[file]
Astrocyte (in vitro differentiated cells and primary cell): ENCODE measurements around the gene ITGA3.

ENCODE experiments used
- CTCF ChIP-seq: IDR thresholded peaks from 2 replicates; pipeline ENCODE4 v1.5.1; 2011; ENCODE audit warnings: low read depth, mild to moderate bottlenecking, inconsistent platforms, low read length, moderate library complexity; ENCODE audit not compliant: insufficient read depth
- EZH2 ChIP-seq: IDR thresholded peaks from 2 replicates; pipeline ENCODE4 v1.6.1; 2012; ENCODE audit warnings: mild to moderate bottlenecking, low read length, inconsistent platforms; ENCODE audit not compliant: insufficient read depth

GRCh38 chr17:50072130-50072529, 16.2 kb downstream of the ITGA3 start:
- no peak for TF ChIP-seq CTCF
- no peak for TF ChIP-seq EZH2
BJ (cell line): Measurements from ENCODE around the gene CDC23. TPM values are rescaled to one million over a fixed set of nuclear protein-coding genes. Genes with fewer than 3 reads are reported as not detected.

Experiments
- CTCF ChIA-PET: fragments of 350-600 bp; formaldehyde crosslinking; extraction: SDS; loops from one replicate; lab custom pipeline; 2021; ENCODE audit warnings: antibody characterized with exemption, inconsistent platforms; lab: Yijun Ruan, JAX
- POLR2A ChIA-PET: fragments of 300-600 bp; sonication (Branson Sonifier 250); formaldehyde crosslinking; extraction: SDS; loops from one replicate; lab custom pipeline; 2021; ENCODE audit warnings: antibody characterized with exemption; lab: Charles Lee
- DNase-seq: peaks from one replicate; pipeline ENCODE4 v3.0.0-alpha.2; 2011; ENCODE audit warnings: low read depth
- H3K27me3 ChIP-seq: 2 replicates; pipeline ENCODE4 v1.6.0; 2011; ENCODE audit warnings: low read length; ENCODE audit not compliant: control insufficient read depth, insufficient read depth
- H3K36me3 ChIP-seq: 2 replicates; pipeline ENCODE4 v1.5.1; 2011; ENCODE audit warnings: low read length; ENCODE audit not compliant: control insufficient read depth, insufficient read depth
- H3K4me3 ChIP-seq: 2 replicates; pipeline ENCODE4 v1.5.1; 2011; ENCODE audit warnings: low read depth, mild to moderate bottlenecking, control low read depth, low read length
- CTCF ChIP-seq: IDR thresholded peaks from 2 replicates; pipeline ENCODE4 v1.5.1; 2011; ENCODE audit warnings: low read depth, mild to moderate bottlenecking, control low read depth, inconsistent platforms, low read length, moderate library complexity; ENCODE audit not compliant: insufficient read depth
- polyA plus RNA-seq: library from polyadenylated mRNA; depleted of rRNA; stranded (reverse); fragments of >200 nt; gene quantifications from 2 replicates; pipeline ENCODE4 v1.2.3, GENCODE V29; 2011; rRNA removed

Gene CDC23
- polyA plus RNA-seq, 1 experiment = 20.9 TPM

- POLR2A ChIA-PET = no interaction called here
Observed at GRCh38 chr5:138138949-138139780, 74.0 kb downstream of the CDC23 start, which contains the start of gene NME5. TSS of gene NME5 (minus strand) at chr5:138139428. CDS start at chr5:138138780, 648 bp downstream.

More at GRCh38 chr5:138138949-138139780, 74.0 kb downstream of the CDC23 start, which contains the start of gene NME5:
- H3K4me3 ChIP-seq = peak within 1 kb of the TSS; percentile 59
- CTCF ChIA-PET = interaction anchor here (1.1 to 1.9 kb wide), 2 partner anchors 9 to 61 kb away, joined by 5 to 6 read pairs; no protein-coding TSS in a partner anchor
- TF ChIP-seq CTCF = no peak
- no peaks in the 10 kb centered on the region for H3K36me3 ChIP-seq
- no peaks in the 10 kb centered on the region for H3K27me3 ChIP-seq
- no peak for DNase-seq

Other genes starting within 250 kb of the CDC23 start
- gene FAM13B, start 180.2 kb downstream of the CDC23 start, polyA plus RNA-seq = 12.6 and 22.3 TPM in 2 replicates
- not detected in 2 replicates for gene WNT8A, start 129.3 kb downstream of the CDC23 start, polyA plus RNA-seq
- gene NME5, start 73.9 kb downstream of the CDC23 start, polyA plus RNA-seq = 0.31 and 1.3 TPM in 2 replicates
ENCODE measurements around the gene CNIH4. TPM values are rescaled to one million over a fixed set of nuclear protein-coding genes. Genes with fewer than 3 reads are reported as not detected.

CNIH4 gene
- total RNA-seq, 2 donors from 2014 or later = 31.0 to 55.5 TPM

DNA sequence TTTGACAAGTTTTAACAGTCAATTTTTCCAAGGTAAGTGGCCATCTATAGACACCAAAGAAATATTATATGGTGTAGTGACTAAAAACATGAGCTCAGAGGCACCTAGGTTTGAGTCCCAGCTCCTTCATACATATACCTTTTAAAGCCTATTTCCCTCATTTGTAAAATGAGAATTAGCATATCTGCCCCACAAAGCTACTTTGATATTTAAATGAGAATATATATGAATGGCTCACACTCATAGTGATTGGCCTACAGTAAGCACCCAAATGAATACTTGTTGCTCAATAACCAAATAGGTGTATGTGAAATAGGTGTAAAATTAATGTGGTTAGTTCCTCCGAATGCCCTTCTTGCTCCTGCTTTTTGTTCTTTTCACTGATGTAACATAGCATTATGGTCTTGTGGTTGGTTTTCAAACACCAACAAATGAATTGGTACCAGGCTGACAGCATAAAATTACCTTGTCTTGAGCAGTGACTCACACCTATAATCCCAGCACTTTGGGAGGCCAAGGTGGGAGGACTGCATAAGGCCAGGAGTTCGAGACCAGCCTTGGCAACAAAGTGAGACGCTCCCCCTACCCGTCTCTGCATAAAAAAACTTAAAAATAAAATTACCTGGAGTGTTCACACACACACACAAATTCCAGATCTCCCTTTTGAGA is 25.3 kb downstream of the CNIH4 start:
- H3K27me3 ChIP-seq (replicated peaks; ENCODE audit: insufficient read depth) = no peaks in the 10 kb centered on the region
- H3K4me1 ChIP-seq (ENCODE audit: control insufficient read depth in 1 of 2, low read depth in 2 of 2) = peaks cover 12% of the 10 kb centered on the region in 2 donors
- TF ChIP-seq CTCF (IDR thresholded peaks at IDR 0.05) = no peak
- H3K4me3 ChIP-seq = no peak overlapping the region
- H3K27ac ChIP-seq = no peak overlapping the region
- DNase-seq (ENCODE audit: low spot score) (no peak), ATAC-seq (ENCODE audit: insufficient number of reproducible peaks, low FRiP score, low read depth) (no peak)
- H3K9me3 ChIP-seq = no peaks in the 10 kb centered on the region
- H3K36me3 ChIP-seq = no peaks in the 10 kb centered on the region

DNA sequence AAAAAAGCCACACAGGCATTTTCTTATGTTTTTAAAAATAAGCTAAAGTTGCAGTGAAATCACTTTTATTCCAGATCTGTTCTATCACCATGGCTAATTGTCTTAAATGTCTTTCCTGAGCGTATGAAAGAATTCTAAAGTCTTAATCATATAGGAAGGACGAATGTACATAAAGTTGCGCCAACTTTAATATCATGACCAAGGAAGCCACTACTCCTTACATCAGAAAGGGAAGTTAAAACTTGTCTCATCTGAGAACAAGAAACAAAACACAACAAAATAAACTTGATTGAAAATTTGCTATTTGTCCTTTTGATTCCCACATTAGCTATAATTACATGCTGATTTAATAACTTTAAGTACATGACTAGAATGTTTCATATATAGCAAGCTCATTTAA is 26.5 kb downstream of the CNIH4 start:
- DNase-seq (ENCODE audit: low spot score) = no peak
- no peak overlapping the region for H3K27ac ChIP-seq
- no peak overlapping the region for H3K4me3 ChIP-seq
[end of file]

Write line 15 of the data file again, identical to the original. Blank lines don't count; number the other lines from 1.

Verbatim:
- H3K4me3 ChIP-seq: 2 replicates; pipeline ENCODE4 v1.5.1; 2011; ENCODE audit warnings: low read depth, mild to moderate bottlenecking, control low read depth, low read length